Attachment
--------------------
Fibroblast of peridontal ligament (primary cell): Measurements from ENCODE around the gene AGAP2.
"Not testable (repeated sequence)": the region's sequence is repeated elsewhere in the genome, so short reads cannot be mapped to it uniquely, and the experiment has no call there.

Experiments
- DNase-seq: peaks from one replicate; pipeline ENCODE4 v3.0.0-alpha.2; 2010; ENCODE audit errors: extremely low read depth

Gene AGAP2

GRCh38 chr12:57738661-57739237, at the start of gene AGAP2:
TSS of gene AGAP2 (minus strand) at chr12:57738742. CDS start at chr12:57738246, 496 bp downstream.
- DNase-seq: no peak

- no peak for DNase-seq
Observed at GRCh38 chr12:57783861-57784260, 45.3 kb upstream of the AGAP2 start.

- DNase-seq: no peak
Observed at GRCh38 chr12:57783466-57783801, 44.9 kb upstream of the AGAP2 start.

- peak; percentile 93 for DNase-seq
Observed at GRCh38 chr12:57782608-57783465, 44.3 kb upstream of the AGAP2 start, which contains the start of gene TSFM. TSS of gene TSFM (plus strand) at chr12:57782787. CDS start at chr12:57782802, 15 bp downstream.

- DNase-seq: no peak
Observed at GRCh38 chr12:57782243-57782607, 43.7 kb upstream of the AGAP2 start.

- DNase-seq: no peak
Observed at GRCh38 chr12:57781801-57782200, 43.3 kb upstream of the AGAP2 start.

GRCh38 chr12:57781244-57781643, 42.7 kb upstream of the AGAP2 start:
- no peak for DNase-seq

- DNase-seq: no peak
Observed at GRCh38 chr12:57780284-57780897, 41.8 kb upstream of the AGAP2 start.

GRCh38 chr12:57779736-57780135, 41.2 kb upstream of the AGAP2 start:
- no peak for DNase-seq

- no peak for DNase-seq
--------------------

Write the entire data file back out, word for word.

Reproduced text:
Fibroblast of peridontal ligament (primary cell): Measurements from ENCODE around the gene AGAP2.
"Not testable (repeated sequence)": the region's sequence is repeated elsewhere in the genome, so short reads cannot be mapped to it uniquely, and the experiment has no call there.

Experiments
- DNase-seq: peaks from one replicate; pipeline ENCODE4 v3.0.0-alpha.2; 2010; ENCODE audit errors: extremely low read depth

Gene AGAP2

GRCh38 chr12:57738661-57739237, at the start of gene AGAP2:
TSS of gene AGAP2 (minus strand) at chr12:57738742. CDS start at chr12:57738246, 496 bp downstream.
- DNase-seq: no peak

- no peak for DNase-seq
Observed at GRCh38 chr12:57783861-57784260, 45.3 kb upstream of the AGAP2 start.

- DNase-seq: no peak
Observed at GRCh38 chr12:57783466-57783801, 44.9 kb upstream of the AGAP2 start.

- peak; percentile 93 for DNase-seq
Observed at GRCh38 chr12:57782608-57783465, 44.3 kb upstream of the AGAP2 start, which contains the start of gene TSFM. TSS of gene TSFM (plus strand) at chr12:57782787. CDS start at chr12:57782802, 15 bp downstream.

- DNase-seq: no peak
Observed at GRCh38 chr12:57782243-57782607, 43.7 kb upstream of the AGAP2 start.

- DNase-seq: no peak
Observed at GRCh38 chr12:57781801-57782200, 43.3 kb upstream of the AGAP2 start.

GRCh38 chr12:57781244-57781643, 42.7 kb upstream of the AGAP2 start:
- no peak for DNase-seq

- DNase-seq: no peak
Observed at GRCh38 chr12:57780284-57780897, 41.8 kb upstream of the AGAP2 start.

GRCh38 chr12:57779736-57780135, 41.2 kb upstream of the AGAP2 start:
- no peak for DNase-seq

- no peak for DNase-seq